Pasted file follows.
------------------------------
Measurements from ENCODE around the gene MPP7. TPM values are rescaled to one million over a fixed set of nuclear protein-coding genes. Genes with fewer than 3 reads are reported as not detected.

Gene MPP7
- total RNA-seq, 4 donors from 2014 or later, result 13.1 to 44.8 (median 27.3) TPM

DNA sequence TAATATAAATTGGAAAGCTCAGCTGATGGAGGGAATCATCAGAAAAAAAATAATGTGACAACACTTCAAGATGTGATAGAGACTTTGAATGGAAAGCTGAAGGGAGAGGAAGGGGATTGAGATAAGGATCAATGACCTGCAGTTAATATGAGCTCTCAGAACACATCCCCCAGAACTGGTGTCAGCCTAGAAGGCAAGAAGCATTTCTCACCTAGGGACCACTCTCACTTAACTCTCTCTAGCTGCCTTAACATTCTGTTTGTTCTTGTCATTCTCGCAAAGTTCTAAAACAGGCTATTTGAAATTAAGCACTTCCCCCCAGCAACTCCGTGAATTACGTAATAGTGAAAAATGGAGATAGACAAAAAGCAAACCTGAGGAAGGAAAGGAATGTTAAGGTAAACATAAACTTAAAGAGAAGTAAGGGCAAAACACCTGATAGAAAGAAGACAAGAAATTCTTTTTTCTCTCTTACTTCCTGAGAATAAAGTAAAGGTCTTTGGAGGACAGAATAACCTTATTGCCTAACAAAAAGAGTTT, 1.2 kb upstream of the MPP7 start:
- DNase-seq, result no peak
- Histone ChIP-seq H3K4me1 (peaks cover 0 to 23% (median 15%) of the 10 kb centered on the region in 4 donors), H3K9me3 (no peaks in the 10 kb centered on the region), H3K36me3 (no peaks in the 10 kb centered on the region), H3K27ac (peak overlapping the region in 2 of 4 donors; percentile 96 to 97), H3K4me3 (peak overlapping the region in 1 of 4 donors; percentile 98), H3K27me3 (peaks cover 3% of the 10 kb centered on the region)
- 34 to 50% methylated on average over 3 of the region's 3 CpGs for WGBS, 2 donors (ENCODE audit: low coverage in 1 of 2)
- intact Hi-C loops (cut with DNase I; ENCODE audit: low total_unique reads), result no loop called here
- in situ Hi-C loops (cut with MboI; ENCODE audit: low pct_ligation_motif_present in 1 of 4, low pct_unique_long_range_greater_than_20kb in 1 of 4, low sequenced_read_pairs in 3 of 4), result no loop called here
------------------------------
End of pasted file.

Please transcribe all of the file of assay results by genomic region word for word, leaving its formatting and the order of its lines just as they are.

Measurements from ENCODE around the gene MPP7. TPM values are rescaled to one million over a fixed set of nuclear protein-coding genes. Genes with fewer than 3 reads are reported as not detected.

Gene MPP7
- total RNA-seq, 4 donors from 2014 or later, result 13.1 to 44.8 (median 27.3) TPM

DNA sequence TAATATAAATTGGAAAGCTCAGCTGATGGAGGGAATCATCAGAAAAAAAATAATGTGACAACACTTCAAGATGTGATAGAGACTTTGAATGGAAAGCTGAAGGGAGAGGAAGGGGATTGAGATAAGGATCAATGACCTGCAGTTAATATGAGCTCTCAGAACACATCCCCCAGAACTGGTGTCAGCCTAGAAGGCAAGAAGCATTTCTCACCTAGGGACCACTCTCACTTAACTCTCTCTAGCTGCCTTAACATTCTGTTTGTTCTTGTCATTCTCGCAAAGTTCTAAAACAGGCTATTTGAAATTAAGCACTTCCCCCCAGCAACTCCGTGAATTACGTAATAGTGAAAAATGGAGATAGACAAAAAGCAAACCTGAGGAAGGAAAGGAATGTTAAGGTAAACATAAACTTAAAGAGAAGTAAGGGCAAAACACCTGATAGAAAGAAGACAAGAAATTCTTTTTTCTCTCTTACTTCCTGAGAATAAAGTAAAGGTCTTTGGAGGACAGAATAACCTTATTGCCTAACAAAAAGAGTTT, 1.2 kb upstream of the MPP7 start:
- DNase-seq, result no peak
- Histone ChIP-seq H3K4me1 (peaks cover 0 to 23% (median 15%) of the 10 kb centered on the region in 4 donors), H3K9me3 (no peaks in the 10 kb centered on the region), H3K36me3 (no peaks in the 10 kb centered on the region), H3K27ac (peak overlapping the region in 2 of 4 donors; percentile 96 to 97), H3K4me3 (peak overlapping the region in 1 of 4 donors; percentile 98), H3K27me3 (peaks cover 3% of the 10 kb centered on the region)
- 34 to 50% methylated on average over 3 of the region's 3 CpGs for WGBS, 2 donors (ENCODE audit: low coverage in 1 of 2)
- intact Hi-C loops (cut with DNase I; ENCODE audit: low total_unique reads), result no loop called here
- in situ Hi-C loops (cut with MboI; ENCODE audit: low pct_ligation_motif_present in 1 of 4, low pct_unique_long_range_greater_than_20kb in 1 of 4, low sequenced_read_pairs in 3 of 4), result no loop called here